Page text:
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I catch the eye of Mr. Successful businessman at the bar. We nod and we then both look away. I see your $1000.00 suit, your Presidential Rolex and the drink that was poured from the top shelf. You clearly are doing great for yourself. Perhaps you are celebrating a promotion, a big close or merger. To your credit, you look like a guy with it all together. I’m happy for you. I struggled with money and success for my whole career. When I finally got close to wearing a smile like yours, I had to stop working. I hope you have something else in your life that makes you happy besides money. She’s a cruel mistress. But still, cheers. I’d be lying if I said I wasn’t jealous.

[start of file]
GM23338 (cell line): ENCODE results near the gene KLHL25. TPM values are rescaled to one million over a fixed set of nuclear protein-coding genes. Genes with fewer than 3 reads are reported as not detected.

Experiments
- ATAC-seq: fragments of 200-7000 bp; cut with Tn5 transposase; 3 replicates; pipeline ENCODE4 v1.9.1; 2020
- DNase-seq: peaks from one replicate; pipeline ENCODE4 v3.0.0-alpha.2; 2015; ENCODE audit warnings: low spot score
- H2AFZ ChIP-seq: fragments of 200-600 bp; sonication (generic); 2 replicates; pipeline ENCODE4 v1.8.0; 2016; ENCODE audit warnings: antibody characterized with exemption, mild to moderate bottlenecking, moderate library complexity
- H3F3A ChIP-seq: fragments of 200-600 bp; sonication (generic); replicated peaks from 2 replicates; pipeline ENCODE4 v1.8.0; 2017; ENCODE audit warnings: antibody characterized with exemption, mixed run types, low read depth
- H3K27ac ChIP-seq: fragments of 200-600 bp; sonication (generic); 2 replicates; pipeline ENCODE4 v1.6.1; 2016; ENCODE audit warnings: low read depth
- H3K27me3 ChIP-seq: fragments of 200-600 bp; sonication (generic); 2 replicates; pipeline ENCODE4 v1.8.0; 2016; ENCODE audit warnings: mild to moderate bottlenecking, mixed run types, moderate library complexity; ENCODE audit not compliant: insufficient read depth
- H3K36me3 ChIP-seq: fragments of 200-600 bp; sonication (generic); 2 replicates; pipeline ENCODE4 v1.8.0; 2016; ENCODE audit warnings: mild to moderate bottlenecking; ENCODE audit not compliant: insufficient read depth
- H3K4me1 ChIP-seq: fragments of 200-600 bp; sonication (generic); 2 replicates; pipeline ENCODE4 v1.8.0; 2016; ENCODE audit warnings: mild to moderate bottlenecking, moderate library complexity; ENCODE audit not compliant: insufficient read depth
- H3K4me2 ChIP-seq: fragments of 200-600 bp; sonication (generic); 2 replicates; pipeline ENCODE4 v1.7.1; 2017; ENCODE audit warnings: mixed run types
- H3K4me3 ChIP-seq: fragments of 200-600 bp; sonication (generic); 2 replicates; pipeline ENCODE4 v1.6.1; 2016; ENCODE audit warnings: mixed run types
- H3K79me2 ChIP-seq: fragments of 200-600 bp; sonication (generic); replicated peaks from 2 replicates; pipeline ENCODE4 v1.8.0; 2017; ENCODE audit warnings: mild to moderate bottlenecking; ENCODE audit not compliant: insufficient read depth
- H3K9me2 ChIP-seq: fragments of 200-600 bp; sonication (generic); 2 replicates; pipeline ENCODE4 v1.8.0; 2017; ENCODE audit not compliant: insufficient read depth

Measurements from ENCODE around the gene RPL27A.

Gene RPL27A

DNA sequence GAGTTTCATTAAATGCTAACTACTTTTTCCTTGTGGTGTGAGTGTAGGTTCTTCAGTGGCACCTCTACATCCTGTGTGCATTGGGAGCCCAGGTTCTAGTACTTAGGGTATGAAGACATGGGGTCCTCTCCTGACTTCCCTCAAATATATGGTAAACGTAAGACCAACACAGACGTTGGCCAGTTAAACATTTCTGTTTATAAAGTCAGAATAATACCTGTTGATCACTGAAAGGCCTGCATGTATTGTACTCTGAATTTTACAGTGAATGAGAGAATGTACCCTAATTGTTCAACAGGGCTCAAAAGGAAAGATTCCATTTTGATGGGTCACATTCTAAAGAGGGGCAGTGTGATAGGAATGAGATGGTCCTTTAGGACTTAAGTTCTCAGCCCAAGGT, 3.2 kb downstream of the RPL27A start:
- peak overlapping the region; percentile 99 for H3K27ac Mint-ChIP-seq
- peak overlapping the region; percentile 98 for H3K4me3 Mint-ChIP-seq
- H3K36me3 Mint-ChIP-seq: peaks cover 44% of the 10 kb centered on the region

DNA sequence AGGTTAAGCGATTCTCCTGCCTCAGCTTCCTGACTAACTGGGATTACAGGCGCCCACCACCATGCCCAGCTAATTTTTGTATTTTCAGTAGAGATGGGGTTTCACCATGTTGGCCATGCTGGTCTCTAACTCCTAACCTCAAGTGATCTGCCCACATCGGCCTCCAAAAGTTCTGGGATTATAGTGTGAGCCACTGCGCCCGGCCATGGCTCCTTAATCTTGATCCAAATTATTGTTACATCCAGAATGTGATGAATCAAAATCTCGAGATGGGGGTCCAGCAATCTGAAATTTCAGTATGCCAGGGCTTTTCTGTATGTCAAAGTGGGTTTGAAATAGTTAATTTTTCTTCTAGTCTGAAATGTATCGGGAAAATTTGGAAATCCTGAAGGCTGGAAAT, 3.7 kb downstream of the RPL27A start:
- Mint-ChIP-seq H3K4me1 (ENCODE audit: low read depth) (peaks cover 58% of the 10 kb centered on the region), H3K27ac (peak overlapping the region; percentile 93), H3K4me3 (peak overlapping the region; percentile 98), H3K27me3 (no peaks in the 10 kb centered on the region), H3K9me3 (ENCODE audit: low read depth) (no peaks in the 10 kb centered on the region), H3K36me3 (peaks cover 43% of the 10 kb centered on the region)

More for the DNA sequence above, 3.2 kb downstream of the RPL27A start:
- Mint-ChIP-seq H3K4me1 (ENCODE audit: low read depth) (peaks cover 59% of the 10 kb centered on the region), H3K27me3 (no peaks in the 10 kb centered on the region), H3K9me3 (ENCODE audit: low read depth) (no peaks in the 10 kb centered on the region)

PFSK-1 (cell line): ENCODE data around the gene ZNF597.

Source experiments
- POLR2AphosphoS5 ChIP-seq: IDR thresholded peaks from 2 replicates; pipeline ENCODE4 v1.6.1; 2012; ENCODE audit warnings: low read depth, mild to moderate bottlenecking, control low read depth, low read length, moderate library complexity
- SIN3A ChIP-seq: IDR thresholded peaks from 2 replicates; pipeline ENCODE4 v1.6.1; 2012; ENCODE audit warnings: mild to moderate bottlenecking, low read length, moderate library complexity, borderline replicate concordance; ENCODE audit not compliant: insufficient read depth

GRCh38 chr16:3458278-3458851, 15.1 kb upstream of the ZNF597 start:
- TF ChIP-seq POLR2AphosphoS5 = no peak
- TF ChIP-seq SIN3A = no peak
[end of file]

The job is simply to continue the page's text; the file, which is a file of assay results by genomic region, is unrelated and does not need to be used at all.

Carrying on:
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I take a sip of my drink and I zoom in on the happy couple at the other end of the bar. Older, smiling, looking at each other fondly as they speak. You are a couple that has been together for a long time. Your love has stood the test of time. Maybe you had it easy, but maybe you struggled with the marriage-crushing burdens of children, finances and work. If you did or didn’t you look like you made it through. I always wanted a love like yours. I hoped to someday say, in a crowded banquet hall, the words “I have been married to this beautiful woman, my best friend for 50 years” and soak in the applause.  It just didn’t work out that way. I am about to be, on Monday, the first member of my family ever to get divorced. It’s too late for me, but I’m really happy for you. If you look my way I’m not staring, I’m simply thinking about my three favorite things…